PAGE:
Top: Design Against The Clock, and Established and Sons event where designers work in public. Pictured are printing panels used by Richard Woods in his temporary workshop. Bottom: Future participants who will also Design against the Clock for Established & Sons.
There is a lot of sharing this year at LDF, it feels as though the 'mystery' of design, (and whether the mystery should exist) is being investigated and interrogated: personal agendas and manifestos are laid open for public debate, (Anti-Design Festival), special processes and techniques are shared with any passer-by (Design Against the Clock), and new collections are taken off their gallery pedestals to very public, very everyday environments (The Established and Sons Public House).Sharing techniques and thoughts might feel to some as though designers are simply under-estimating the value or exclusivity of the way they work, laying it bare for all to see and judge (and perhaps copy), but it also allows for a deeper understanding, clarity and appreciation (or not) of work. The conversations and debates sparked by these sorts of 'news' are the thoughts that help shape new ideas and directions, keeping the energy of works, debates and conversations going strong. That has to be a good thing.Â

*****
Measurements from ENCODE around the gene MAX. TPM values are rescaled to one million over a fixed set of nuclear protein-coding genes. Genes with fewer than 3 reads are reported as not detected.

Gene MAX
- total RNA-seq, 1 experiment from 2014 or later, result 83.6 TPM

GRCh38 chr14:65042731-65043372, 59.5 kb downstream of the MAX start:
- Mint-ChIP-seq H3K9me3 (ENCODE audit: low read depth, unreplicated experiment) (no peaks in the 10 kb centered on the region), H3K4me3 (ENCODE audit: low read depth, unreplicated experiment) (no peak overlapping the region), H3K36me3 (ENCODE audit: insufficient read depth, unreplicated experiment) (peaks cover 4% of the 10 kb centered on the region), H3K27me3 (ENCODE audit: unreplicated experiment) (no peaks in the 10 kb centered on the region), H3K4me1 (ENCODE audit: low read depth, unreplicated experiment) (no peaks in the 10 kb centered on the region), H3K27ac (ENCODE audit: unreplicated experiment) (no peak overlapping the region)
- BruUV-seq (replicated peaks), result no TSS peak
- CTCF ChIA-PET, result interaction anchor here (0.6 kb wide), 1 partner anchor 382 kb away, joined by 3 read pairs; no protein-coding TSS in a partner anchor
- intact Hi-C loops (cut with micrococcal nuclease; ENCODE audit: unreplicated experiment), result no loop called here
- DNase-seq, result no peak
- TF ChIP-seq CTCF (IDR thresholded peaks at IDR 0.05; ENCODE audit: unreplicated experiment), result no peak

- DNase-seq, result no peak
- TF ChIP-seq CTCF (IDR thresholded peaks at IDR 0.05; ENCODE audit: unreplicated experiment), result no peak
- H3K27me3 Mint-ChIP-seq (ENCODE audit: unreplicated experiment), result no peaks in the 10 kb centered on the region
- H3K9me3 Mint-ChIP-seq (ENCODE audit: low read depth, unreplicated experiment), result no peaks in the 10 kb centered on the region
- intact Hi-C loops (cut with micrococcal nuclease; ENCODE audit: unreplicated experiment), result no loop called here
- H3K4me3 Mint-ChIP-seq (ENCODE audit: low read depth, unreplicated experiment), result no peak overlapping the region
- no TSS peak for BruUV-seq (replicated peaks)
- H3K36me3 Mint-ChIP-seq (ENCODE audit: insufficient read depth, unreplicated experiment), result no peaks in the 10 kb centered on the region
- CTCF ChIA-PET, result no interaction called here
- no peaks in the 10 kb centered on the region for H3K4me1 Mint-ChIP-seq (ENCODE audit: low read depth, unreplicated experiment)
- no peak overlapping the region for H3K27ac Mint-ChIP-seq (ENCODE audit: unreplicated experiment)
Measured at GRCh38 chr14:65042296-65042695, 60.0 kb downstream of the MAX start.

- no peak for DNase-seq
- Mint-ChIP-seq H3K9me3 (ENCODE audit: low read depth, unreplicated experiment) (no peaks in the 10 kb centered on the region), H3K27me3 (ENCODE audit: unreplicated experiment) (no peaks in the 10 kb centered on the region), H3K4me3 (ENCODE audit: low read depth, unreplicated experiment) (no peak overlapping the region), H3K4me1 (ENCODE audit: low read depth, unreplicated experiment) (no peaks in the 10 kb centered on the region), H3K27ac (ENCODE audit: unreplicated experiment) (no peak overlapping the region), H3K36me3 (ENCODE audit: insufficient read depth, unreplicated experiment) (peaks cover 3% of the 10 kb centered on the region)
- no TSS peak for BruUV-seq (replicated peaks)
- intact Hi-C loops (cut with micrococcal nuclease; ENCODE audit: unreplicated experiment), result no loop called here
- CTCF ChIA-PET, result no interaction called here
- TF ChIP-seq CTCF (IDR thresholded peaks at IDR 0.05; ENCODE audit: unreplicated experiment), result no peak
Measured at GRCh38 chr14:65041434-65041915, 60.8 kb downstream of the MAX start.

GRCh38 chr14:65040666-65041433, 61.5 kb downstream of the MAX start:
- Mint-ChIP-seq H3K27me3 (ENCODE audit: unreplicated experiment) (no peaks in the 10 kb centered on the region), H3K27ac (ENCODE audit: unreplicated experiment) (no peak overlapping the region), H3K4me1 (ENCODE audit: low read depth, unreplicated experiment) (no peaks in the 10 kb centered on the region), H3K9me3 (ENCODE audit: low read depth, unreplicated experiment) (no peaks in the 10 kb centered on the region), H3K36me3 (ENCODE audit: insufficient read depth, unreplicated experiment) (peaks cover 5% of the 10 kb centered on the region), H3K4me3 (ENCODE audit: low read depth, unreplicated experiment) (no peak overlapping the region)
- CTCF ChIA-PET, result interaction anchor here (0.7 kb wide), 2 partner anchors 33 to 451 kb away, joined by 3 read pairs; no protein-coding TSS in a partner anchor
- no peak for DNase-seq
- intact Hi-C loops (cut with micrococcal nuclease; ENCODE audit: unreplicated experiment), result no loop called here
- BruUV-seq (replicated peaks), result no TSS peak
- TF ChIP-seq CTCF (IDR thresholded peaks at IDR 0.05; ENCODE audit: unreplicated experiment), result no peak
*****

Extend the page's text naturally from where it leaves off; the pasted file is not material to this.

Pictures of Design Against the Clock and the Public House follow.
Established and Sons' Design Around the Clock Event.
Shai Akram met Andrew Haythornthwaite while studying at the Royal College of Art, the two now run their own design practice and are also members of the Okay Studio collective. Her projects cover creative direction and design for interiors, events, and furniture/product ranges. Shaiâ€™s work is a combination of practice and theory, translating research and ideology into objects and visual language. Her work has been exhibited internationally and projects have taken her to China, New Zealand and Italy- although Shai loves to travel, she secretly wishes she would stay in one place long enough to have a cat.